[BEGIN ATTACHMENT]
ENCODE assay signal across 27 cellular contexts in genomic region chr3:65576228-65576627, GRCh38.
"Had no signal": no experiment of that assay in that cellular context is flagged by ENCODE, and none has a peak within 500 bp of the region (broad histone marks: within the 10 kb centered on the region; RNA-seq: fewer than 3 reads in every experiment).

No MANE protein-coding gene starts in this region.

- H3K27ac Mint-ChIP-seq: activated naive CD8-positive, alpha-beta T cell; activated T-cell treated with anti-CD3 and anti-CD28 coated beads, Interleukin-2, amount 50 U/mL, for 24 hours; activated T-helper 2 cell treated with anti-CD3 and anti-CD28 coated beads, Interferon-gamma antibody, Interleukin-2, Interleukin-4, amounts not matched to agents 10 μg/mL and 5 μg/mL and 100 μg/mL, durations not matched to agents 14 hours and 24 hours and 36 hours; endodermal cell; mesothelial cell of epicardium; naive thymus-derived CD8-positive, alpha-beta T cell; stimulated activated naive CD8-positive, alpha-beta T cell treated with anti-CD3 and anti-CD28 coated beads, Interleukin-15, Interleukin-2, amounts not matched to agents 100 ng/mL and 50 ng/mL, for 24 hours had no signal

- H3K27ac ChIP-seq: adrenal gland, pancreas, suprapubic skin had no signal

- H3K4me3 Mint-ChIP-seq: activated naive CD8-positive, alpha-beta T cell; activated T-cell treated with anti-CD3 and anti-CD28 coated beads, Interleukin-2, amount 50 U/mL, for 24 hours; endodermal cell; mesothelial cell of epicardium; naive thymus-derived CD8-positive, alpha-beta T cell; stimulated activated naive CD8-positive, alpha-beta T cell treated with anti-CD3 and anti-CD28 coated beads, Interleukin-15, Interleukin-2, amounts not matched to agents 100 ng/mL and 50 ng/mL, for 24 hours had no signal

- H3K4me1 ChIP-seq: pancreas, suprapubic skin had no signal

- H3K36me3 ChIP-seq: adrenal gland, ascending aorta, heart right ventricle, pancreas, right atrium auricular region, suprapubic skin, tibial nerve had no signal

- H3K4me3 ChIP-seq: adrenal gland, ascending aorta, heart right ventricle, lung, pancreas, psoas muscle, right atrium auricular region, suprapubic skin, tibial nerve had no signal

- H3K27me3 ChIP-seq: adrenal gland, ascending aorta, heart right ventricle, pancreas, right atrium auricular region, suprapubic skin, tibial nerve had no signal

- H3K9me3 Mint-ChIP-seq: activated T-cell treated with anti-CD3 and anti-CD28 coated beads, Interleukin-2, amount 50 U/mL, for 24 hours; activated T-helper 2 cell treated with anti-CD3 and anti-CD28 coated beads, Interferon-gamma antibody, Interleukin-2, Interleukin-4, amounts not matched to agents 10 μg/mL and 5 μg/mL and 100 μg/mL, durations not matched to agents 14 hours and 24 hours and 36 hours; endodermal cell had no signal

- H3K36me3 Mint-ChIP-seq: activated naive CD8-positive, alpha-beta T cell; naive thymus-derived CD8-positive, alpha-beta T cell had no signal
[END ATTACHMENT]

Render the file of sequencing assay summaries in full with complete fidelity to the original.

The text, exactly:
ENCODE assay signal across 27 cellular contexts in genomic region chr3:65576228-65576627, GRCh38.
"Had no signal": no experiment of that assay in that cellular context is flagged by ENCODE, and none has a peak within 500 bp of the region (broad histone marks: within the 10 kb centered on the region; RNA-seq: fewer than 3 reads in every experiment).

No MANE protein-coding gene starts in this region.

- H3K27ac Mint-ChIP-seq: activated naive CD8-positive, alpha-beta T cell; activated T-cell treated with anti-CD3 and anti-CD28 coated beads, Interleukin-2, amount 50 U/mL, for 24 hours; activated T-helper 2 cell treated with anti-CD3 and anti-CD28 coated beads, Interferon-gamma antibody, Interleukin-2, Interleukin-4, amounts not matched to agents 10 μg/mL and 5 μg/mL and 100 μg/mL, durations not matched to agents 14 hours and 24 hours and 36 hours; endodermal cell; mesothelial cell of epicardium; naive thymus-derived CD8-positive, alpha-beta T cell; stimulated activated naive CD8-positive, alpha-beta T cell treated with anti-CD3 and anti-CD28 coated beads, Interleukin-15, Interleukin-2, amounts not matched to agents 100 ng/mL and 50 ng/mL, for 24 hours had no signal

- H3K27ac ChIP-seq: adrenal gland, pancreas, suprapubic skin had no signal

- H3K4me3 Mint-ChIP-seq: activated naive CD8-positive, alpha-beta T cell; activated T-cell treated with anti-CD3 and anti-CD28 coated beads, Interleukin-2, amount 50 U/mL, for 24 hours; endodermal cell; mesothelial cell of epicardium; naive thymus-derived CD8-positive, alpha-beta T cell; stimulated activated naive CD8-positive, alpha-beta T cell treated with anti-CD3 and anti-CD28 coated beads, Interleukin-15, Interleukin-2, amounts not matched to agents 100 ng/mL and 50 ng/mL, for 24 hours had no signal

- H3K4me1 ChIP-seq: pancreas, suprapubic skin had no signal

- H3K36me3 ChIP-seq: adrenal gland, ascending aorta, heart right ventricle, pancreas, right atrium auricular region, suprapubic skin, tibial nerve had no signal

- H3K4me3 ChIP-seq: adrenal gland, ascending aorta, heart right ventricle, lung, pancreas, psoas muscle, right atrium auricular region, suprapubic skin, tibial nerve had no signal

- H3K27me3 ChIP-seq: adrenal gland, ascending aorta, heart right ventricle, pancreas, right atrium auricular region, suprapubic skin, tibial nerve had no signal

- H3K9me3 Mint-ChIP-seq: activated T-cell treated with anti-CD3 and anti-CD28 coated beads, Interleukin-2, amount 50 U/mL, for 24 hours; activated T-helper 2 cell treated with anti-CD3 and anti-CD28 coated beads, Interferon-gamma antibody, Interleukin-2, Interleukin-4, amounts not matched to agents 10 μg/mL and 5 μg/mL and 100 μg/mL, durations not matched to agents 14 hours and 24 hours and 36 hours; endodermal cell had no signal

- H3K36me3 Mint-ChIP-seq: activated naive CD8-positive, alpha-beta T cell; naive thymus-derived CD8-positive, alpha-beta T cell had no signal